Archive for Tuesday, July 31, 2007

Therapy secrets usually sacred

July 31, 2007


Dear Dr. Wes and John: If a young man used illegal drugs and asked a therapist for help, would the therapist have to report it to the police?

Dr. Wes: An excellent question, and one that many kids wonder about. It's not just an issue of drugs, but any conduct that a person wants to discuss in therapy but doesn't really want to have shared with authority figures. It all revolves around client/therapist confidentiality, which is an issue that we take very seriously.

First let's address the easier question: Do therapists have to report drug use or other illegal behavior to the police? The answer is no. In fact, it is a violation of any client's confidentiality to contact the authorities unless the therapist believes that the client is going to do serious harm to someone, or she or he is committing child abuse. Beyond this, therapy must be based on the assumption that a client should be able to share information freely and in confidence in order for the therapist to be effective. That said, courts can and occasionally do order therapists to testify about a client or release their records. However, comments you make in therapy are considered privileged communication, and if a court tried to subpoena your records, you would ask your attorney to "invoke the privilege" in objecting to their release. Beyond this, if you have any court involvement or are in foster care, you must have a good talk with your therapist about this issue.

Disclosures to parents present a different, and even more complex, situation. The short answer here is that most therapists understand the need for confidentiality among teenagers, but they must balance this against the young person's best interests. Thus, most therapists maintain some limits on what secrets they are willing to keep. Most will discuss in your first session what they will and won't share with your parents. If a therapist doesn't make this completely clear, ASK. She or he will be glad to discuss the limits of confidentiality as she or he sees them. Generally, what is shared with your parents is up to you as long as the therapist and your parents agree on that upfront.

Rarely - and by this I mean maybe two or three times in my career - a parent will refuse to allow treatment if the teenager's records are to be kept confidential. Usually these are cases involving high-conflict divorce. Many therapists won't agree to work with a family if that is how they want to do things, because no teenager is going to open up if his or her therapist is going to take it straight to the folks. The entire point of therapy is lost.

On the other hand, if a therapist believes that a teenager is or might begin doing something extremely harmful to himself or someone else, she or he is generally obligated to violate his confidentiality. I usually explain this to families at the point we are about to split up in the first session. So far, I've not had a problem with it. However, your therapist may have a different viewpoint, and it is important to find this out before you say something that crosses the line.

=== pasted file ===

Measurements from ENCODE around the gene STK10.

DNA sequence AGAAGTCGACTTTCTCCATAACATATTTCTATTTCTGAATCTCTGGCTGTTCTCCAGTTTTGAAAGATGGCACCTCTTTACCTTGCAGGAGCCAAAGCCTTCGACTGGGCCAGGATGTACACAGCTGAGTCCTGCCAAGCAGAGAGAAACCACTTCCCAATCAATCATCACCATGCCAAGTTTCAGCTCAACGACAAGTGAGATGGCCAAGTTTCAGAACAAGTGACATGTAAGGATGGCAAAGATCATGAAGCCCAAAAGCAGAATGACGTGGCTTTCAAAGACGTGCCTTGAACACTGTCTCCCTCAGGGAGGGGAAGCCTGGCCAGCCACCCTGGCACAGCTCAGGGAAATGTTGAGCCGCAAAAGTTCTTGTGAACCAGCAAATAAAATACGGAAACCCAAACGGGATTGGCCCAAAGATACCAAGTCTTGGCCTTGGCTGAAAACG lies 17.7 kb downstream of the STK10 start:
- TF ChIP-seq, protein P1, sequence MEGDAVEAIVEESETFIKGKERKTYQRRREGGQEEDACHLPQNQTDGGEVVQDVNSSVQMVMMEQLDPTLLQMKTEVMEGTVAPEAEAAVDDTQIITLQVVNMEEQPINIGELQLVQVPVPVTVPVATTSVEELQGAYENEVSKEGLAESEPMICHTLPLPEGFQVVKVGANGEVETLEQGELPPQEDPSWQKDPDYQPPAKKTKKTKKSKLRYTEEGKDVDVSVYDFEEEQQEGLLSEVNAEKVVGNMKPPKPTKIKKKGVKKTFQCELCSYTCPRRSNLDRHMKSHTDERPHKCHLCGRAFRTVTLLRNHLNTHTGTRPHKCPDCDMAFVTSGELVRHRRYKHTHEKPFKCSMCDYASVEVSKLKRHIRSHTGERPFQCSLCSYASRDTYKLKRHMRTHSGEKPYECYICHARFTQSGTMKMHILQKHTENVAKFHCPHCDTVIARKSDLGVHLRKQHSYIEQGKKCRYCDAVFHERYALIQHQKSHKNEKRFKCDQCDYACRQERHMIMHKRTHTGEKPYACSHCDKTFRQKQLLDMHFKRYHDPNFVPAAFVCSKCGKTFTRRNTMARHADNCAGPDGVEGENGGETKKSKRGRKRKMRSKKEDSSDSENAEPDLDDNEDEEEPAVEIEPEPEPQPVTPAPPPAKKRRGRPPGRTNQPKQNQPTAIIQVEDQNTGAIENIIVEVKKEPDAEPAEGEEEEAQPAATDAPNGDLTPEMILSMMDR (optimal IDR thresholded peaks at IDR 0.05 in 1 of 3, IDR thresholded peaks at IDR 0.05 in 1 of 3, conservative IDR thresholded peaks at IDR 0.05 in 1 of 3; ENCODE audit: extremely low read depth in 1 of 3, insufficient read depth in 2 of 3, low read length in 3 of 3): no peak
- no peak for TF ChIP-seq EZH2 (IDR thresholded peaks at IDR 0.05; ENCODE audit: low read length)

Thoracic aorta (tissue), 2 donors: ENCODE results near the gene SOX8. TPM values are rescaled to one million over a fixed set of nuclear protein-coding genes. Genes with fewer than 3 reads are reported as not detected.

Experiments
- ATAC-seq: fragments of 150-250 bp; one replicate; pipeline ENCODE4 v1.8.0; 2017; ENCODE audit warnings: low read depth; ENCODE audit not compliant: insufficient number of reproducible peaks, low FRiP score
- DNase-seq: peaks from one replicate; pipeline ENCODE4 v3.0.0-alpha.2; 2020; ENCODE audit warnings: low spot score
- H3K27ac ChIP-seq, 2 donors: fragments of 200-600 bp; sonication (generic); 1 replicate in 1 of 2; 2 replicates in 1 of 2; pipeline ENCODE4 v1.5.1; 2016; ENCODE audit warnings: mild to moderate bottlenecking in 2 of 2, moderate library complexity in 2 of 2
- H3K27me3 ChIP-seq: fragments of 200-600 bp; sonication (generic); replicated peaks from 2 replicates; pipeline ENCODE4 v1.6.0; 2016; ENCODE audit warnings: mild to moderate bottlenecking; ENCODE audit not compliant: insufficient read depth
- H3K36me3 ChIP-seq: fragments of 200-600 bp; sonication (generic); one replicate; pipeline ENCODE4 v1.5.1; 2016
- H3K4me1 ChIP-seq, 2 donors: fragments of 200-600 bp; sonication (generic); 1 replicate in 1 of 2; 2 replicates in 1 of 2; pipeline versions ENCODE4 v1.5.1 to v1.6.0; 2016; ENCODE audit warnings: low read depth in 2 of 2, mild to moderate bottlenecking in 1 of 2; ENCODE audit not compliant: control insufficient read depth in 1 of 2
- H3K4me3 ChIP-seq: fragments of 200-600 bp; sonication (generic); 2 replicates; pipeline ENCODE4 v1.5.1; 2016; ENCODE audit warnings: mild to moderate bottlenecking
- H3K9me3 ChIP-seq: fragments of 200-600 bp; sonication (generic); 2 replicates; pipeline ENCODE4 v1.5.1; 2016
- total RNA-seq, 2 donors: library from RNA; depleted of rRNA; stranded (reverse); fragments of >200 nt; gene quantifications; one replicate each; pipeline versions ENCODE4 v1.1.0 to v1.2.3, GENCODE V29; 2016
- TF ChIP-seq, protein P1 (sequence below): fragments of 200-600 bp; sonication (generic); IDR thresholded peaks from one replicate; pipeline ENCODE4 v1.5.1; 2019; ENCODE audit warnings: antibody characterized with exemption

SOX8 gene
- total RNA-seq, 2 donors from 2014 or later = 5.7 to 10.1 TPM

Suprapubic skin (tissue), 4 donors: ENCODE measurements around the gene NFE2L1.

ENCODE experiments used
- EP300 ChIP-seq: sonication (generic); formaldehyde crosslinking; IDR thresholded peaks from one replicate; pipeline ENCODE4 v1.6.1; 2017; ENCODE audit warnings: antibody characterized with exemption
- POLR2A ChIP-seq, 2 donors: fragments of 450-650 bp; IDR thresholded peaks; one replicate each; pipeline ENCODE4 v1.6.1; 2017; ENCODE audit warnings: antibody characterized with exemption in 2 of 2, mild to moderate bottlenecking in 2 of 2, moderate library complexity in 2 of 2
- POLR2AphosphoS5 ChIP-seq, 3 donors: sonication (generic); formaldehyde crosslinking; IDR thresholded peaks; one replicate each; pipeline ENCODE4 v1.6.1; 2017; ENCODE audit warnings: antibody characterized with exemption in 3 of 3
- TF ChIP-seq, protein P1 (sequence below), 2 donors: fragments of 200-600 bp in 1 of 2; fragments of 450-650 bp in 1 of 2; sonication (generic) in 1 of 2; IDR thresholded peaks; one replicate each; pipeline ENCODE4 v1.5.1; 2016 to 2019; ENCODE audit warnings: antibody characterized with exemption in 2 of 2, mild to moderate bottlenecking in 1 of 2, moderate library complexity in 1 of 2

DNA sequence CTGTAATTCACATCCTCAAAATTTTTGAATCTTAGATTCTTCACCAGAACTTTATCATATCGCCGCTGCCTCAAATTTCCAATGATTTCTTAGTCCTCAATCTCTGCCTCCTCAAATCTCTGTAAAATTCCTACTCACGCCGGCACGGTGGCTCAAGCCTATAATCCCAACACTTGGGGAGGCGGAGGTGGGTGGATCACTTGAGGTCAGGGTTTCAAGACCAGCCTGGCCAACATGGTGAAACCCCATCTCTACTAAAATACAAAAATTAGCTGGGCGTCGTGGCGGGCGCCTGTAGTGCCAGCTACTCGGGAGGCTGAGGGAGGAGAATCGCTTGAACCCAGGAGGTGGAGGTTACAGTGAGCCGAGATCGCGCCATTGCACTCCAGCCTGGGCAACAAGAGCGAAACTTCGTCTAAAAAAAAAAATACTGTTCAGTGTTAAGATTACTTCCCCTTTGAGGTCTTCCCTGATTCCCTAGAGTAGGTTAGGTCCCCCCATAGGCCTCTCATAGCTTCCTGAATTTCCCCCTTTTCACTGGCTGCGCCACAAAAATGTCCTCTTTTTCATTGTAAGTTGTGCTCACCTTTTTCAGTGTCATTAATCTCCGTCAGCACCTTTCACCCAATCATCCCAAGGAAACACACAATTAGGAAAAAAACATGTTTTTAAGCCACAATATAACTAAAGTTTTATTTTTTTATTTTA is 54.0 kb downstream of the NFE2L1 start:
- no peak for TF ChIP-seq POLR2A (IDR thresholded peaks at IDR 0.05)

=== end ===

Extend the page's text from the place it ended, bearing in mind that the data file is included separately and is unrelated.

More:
Finally, a family-oriented therapist must balance confidentiality with good and honest family communication, so at times I may encourage a teen to share troubling thoughts and feelings with family members, but I will never "out" them unless they are placing themselves at risk.

John: We all have closet skeletons we'd rather not discuss. But honesty is essential when discussing problems with a therapist. Don't worry about what they will think about you. They've heard every one in the book. They are paid to help you, not judge you. But it's difficult for therapists to offer solutions if they can't know the whole problem. If you are taking a narcotic for example, you might notice its effects on your mood. But if your therapist doesn't know about this, she or he might incorrectly diagnose you with a psychological disorder.

Your physician also needs to know about any illegal drugs you take. Illegal drugs can interfere with other medications, sometimes with deadly effects. Conversations with medical personnel are usually protected by client-patient privilege as well. You might want to ask your doctor about the law and his or her policies on this matter.

I will remind you, however, that the risk of being reported by one of these figures pales in comparison to risk of facing a drug problem alone. By yourself, drug use fosters depression and may influence you to use more drugs. Counselors and psychiatrists can assist in breaking the cycle, but only if you ask first. If you have a drug habit, don't wait until it's too late to get help.

Next week: After a year on the job, we bid a fond farewell to John Murray as he leaves us for his beloved Lone Star State. In Double Take tradition, John offers his swan song with a few reflections on adolescence.

- Dr. Wes Crenshaw is a board-certified family psychologist and director of the Family Therapy Institute Midwest. John Murray is a Free State High School senior. Opinions and advice given here are not meant as a substitute for psychological evaluation or therapy services. Send your questions about adolescent issues to All correspondence is strictly confidential.


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